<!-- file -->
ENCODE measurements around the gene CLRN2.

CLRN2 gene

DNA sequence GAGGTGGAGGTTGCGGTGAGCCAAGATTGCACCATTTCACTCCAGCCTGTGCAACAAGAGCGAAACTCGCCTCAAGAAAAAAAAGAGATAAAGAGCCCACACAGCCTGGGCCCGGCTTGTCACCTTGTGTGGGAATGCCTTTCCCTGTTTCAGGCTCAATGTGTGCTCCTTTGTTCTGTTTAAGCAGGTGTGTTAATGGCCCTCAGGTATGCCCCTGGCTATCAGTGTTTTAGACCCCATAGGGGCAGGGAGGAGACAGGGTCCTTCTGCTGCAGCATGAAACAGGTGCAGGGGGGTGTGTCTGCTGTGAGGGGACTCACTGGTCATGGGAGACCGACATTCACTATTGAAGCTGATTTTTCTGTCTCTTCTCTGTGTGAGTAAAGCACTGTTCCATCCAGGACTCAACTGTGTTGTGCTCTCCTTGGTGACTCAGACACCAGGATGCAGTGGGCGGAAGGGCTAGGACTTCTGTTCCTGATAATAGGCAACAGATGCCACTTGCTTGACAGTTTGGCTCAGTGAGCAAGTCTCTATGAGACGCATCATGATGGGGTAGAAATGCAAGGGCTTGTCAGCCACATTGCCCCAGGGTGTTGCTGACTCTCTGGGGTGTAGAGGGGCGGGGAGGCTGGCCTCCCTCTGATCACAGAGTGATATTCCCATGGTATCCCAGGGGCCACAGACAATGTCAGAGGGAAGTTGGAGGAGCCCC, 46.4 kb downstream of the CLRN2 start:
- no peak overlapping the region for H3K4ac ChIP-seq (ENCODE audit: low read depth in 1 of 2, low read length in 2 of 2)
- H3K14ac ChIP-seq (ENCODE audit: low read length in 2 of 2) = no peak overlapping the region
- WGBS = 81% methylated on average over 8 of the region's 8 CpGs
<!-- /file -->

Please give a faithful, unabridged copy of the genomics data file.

ENCODE measurements around the gene CLRN2.

CLRN2 gene

DNA sequence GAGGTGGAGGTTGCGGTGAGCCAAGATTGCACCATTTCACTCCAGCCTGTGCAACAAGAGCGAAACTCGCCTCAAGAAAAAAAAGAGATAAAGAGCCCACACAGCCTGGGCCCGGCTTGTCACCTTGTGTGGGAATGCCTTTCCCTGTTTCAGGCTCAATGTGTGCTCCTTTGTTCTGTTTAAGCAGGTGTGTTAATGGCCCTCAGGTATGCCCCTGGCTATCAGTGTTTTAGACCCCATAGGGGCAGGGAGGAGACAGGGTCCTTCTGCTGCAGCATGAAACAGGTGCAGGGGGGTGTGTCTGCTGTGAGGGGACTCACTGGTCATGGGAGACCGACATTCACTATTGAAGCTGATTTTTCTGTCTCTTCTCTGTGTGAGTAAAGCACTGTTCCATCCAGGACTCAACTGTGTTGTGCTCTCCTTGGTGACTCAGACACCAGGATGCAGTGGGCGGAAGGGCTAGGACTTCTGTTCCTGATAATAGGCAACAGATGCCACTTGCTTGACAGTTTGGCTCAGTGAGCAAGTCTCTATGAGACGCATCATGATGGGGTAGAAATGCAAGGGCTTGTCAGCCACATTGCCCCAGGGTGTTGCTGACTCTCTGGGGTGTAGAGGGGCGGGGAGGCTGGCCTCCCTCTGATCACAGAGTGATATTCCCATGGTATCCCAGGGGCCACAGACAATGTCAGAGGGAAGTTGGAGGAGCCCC, 46.4 kb downstream of the CLRN2 start:
- no peak overlapping the region for H3K4ac ChIP-seq (ENCODE audit: low read depth in 1 of 2, low read length in 2 of 2)
- H3K14ac ChIP-seq (ENCODE audit: low read length in 2 of 2) = no peak overlapping the region
- WGBS = 81% methylated on average over 8 of the region's 8 CpGs